TANZANIA: Salesian Missionaries Operate Home and School Scholarship Program for Orphans
(MissionNewswire) Salesian missionaries started a mission in Mafinga, Tanzania in 1980 when they became aware of the need to open a house for 500 local orphans. According to the organization Tanzania Development and Prevention of AIDS, the disease is the second leading cause of death and leaves hundreds of children and teens with no family. The organization applauds Father Luis Neville’s work at the mission and its ongoing dedication to these orphans.
Fr. Neville recounts the story of Leah, one of the girls in his program. She was born in Mamba and has two brothers and a sister. Her parents were farmers, but when she was 5 years old, her father died. In 2003, she began to go to school, but unfortunately her mother also died. The children were left alone. The elders in the family and community sent Leah to live with her grandmother.
Father Henryk Tucholski, a Salesian missionary, met Leah and invited her to live in the Salesian house and included her in a Salesian school sponsorship program. Leah turned out to be an excellent student. After she finished primary and secondary school, she went on to university and is studying to become a teacher. Although she was not raised by her parents, she found a new family within the Salesian program and among her peers.
“We believe that soon we will have a new teacher dedicated to orphans and the needy young people of Mafinga. Leah understands their situation because she lived it herself,” says Fr. Neville.
Salesian missionaries also operate 10 vocational training centers in Tanzania where youth access educational programs and training in trades that can lead to future stable employment. In one carpentry program, students are busy manufacturing furniture for a local restaurant. In other programs, students are learning masonry, tailoring, plumbing and computer studies. The vocational centers also offer services that prepare students for the workforce, providing training in searching, applying and interviewing for a job and in how to retain a job once a student is employed.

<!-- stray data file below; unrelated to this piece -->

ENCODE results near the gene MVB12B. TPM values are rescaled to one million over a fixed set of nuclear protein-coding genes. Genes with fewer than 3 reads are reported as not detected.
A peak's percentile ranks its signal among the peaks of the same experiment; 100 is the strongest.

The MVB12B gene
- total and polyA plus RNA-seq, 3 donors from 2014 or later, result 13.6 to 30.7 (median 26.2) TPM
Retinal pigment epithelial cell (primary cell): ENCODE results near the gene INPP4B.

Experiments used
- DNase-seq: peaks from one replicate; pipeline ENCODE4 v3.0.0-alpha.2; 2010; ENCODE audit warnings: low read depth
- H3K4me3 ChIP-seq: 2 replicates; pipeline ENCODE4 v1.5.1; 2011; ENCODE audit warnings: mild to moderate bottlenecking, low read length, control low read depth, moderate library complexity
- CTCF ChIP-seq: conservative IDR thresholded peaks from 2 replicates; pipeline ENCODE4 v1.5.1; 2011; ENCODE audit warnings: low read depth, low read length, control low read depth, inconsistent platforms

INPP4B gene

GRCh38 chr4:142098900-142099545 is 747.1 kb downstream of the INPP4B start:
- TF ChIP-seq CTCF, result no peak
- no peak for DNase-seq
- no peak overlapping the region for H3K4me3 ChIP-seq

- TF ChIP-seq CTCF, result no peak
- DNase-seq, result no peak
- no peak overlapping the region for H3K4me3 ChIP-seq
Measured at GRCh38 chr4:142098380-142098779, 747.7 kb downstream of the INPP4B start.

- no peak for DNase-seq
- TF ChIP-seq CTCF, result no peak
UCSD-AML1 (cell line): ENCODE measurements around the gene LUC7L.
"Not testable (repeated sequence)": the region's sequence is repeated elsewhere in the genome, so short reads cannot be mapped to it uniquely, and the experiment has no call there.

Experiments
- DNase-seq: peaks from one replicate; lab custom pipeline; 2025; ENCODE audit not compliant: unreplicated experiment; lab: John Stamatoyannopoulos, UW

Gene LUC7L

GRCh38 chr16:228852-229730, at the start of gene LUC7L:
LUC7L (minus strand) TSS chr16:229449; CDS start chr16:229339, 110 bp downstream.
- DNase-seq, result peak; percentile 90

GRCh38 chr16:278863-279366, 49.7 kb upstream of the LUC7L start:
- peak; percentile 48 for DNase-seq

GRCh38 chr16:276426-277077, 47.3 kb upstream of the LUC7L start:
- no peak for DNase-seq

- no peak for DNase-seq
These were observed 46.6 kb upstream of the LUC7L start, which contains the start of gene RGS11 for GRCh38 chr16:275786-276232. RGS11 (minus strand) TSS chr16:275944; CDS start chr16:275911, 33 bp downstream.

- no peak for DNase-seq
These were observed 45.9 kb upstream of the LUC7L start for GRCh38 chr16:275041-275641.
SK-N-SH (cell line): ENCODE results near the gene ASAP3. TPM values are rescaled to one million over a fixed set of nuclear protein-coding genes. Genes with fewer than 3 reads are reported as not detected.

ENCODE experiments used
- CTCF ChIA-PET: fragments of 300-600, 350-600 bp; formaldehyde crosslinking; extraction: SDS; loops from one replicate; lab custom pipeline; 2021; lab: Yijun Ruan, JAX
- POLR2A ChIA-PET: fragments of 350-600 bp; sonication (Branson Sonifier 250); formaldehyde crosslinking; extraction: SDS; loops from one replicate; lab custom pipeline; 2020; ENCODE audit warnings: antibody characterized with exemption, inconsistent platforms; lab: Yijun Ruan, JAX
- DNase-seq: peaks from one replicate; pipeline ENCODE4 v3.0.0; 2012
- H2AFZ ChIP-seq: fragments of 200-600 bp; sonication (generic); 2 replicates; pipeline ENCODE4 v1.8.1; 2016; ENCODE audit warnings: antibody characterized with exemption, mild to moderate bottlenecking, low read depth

“At Salesian technical and secondary schools and youth centers, Tanzanian youth are able to gain an education and develop skills to overcome obstacles,” says Father Mark Hyde, executive director of Salesian Missions, the U.S. development arm of the Salesians of Don Bosco. “They are often given a second chance in life by learning a trade of their choice in order to stand on their own and lead a productive life.”
Almost one third of people in Tanzania live in poverty, according to UNICEF. While the country has seen some economic growth in tourism, mining, trade and communication, the number of Tanzanians living below the poverty line has marginally increased due to rapid population growth. In some regions, up to half of the population struggles to meet the cost of essential food and shelter and other basic necessities like clothing, healthcare and education.
Children suffer the greatest in the country, with almost 70 percent facing deprivation in two or more of the areas of health, nutrition, sanitation, education, access to information, water supply and shelter. UNICEF notes that levels of deprivation among youth living in rural areas is up to three times higher than those of urban youth. In addition, many of the nearly one million children orphaned due to the AIDS epidemic are forced to leave school due to poverty or to care for their families.
UNICEF – Poverty in Tanzania